Emergency departments pushed to the brink again


Emergency Department (ED) visits for mental health conditions have spiked by double digits across the U.S., especially for children. From Boston to Los Angeles, and here on Martha’s Vineyard, clinical teams are overwhelmed trying to help patients in a system not designed or resourced to manage it.

During the pandemic, the surge of pediatric mental health patients led medical groups including the U.S. Surgeon General to declare the crisis a national emergency. Despite this emergency declaration, reality on the ground saw mental health beds and resources across the nation being repurposed or eliminated to make room for critically ill COVID patients.

Working two years straight in warzone-like conditions, frontline medical staff are also in need of mental health support. Data shows 76 percent of healthcare workers report exhaustion and burnout. More alarming, half are seriously questioning whether they should remain in the field.

In recent weeks, numerous states have held emergency meetings to address the lack of staff, beds, and resources to manage the flood of patients. New York State eliminated 400 inpatient psychiatric beds during COVID, and today has only 274 psychiatric beds statewide for pediatric patients (down from 554 in 2012).

The worst day of a patient’s life often gets worse.

The hospital emergency department is the frontline for mental health emergencies, yet there is mounting evidence it should not be. Crowding, limited resources, clinician time constraints, lack of beds, and an incongruence of care sets the ED as a site for subpar mental healthcare. Unfortunately for millions of patients, it’s the only place to receive care, as one-third of Americans live in areas lacking mental health professionals. 

As they are trained and wired, emergency leaders continue to rise and manage multiple pandemics simultaneously, but can only resuscitate a frail system back to life so many times. Researchers recently had to publish guidance around the involvement of law enforcement (including the use of restraints) when transferring students in mental health crises to the ED.

For many, a medical transfer (squad car, ambulance), location (crowded waiting room), and boarding (waiting days for a psych bed) is a poor use of scarce resources, magnifying the stigma and stress for patients navigating a broken system during the most stressful time of their lives.

To be clear, the ED as a point of entry for mental health emergencies will always play a critical role in mental health care. In fact, one in eight ED visits in the U.S. is related to a mental disorder or substance use. Emergency behavioral health services for the acutely ill are a lifesaving resource that must be appropriately funded and designed. However, many hospitals will never attain that level of specialization, so support must include infrastructure outside the ED, including community clinics, mobile crisis assets, and homecare.

Health systems desperately need resources and leadership to partner with community-based organizations before a crisis brings the patient to the ED. This crisis has encouraged innovative new models, with one showing 80 percent of patients in behavioral health crisis can be stabilized and returned home or to outpatient care within 24 hours. There are other successful examples, like Intercept here in Massachusetts, which provides immediate treatment for children in their home. Here on the Island, there is pioneering work underway addressing substance use disorders by identifying at-risk individuals and then activating a HUB of community resources to provide care before a crisis. Some states, like Arizona, launched a 988 response program (emergency 911 line for mental health crisis), but many states desiring a similar system will grapple with funding for infrastructure and staffing.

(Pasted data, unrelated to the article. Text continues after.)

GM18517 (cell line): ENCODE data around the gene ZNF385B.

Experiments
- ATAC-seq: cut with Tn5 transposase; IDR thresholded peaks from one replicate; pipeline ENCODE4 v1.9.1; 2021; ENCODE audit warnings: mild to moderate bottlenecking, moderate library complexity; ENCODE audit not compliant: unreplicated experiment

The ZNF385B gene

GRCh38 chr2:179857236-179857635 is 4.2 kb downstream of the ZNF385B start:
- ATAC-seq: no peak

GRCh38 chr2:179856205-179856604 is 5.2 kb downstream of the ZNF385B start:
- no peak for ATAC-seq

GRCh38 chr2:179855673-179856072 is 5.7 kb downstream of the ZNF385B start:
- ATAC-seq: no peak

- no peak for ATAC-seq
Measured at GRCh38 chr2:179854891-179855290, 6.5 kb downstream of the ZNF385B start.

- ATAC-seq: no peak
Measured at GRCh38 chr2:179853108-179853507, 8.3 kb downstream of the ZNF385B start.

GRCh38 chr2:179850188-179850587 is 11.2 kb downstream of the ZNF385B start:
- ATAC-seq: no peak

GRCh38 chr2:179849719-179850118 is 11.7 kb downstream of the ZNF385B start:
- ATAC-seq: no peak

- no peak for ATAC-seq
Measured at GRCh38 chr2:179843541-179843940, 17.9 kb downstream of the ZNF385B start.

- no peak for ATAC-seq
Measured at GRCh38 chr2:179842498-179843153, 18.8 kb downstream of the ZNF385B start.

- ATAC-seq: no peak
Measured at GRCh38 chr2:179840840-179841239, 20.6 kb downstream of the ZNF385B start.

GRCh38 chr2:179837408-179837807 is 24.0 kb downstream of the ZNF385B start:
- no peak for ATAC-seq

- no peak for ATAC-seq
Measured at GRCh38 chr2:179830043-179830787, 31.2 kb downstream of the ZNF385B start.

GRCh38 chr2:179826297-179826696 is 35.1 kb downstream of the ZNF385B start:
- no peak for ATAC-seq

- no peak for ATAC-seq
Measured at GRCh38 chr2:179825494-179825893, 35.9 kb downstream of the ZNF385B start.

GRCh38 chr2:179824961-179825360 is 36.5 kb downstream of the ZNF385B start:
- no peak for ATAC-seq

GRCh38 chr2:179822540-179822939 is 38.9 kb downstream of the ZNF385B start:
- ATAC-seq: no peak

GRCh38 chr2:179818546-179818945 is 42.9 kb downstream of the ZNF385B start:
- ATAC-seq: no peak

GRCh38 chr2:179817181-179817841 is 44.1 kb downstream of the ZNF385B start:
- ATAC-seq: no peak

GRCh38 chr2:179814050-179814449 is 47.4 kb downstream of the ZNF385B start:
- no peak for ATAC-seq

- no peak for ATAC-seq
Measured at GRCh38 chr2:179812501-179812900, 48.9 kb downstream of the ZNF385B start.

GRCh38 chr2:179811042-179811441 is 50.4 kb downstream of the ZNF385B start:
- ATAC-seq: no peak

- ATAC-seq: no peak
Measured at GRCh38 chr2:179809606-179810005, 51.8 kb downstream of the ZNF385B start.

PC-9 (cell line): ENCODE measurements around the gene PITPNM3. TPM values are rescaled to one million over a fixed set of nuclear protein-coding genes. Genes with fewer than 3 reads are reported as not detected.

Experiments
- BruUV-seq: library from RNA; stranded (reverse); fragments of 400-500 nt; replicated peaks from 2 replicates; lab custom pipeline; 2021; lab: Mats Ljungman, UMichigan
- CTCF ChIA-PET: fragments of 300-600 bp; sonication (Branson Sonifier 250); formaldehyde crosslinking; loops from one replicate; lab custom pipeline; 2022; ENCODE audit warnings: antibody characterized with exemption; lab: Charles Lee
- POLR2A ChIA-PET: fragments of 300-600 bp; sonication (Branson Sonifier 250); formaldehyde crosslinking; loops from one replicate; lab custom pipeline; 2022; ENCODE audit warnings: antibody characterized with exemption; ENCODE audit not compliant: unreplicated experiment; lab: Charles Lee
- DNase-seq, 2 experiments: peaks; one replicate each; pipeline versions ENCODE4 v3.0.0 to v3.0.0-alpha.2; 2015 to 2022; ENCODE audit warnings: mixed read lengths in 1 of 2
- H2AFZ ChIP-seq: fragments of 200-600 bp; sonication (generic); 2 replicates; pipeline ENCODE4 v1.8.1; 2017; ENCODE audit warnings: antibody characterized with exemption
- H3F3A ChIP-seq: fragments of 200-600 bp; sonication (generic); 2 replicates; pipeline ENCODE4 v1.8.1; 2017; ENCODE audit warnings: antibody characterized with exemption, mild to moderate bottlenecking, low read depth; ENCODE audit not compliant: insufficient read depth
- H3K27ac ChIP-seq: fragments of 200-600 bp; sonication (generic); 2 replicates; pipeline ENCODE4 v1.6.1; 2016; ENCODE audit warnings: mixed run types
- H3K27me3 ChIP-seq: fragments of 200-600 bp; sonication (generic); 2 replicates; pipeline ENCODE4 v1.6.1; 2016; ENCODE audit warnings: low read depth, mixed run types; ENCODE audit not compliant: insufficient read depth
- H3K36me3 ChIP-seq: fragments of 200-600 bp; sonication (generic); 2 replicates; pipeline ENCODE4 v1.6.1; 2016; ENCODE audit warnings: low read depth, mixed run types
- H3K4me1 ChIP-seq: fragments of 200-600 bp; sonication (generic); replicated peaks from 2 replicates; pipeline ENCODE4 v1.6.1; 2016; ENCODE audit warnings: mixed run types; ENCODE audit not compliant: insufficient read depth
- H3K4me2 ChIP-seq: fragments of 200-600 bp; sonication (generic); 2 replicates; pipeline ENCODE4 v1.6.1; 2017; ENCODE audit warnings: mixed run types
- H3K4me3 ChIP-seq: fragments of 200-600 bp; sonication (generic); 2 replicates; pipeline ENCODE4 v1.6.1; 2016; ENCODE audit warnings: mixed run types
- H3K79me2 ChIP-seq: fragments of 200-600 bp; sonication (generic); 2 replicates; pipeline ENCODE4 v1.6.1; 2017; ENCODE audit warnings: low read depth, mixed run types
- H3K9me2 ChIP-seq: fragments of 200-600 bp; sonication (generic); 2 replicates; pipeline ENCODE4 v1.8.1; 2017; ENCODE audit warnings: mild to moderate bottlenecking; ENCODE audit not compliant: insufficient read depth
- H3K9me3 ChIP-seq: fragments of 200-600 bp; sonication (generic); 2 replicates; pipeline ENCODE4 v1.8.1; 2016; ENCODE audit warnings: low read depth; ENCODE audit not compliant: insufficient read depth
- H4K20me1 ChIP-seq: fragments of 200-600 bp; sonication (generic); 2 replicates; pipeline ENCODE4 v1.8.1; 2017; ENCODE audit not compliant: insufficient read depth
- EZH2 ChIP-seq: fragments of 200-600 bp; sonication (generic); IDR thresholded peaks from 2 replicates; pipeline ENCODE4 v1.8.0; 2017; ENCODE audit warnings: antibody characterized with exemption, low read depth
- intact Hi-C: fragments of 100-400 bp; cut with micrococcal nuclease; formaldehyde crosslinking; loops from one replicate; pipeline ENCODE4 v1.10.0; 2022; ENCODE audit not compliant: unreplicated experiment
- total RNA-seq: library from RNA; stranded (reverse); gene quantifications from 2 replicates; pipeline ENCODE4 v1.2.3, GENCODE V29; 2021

There is positive news, and indication of relief, on the horizon. Congress is set to vote on an $8 billion package with bipartisan support that would allocate funds to national mental health initiatives. States would receive funding for certified community behavioral clinics that provide mental health and substance abuse care. In addition, the Centers for Medicare and Medicaid Services (CMS) recently extended telehealth services to add a patient’s home as an acceptable site for treatment of a mental health disorder. The Department of Health and Human Services (HHS) is looking to expand access to mobile crisis services in high-need communities. 

Without congressional support and funding at the national and state level, our system will continue to fail patients, providers, and communities. We are done overrunning emergency departments, and accelerating the exodus of healthcare professionals, unless we want more homelessness, incarceration, and national hurt. Mental health affects all of us, and this proposed funding is especially critical, since those healing the nation are now also hurting.


Meghan FitzGerald is an adjunct associate professor with the Columbia University Mailman School of Public Health, private equity investor, emergency department volunteer, and author of “Ascending Davos: A Career Journey from the Emergency Room to the Board Room.” She lives in Aquinnah, and can be found on twitter @ MMAmeg.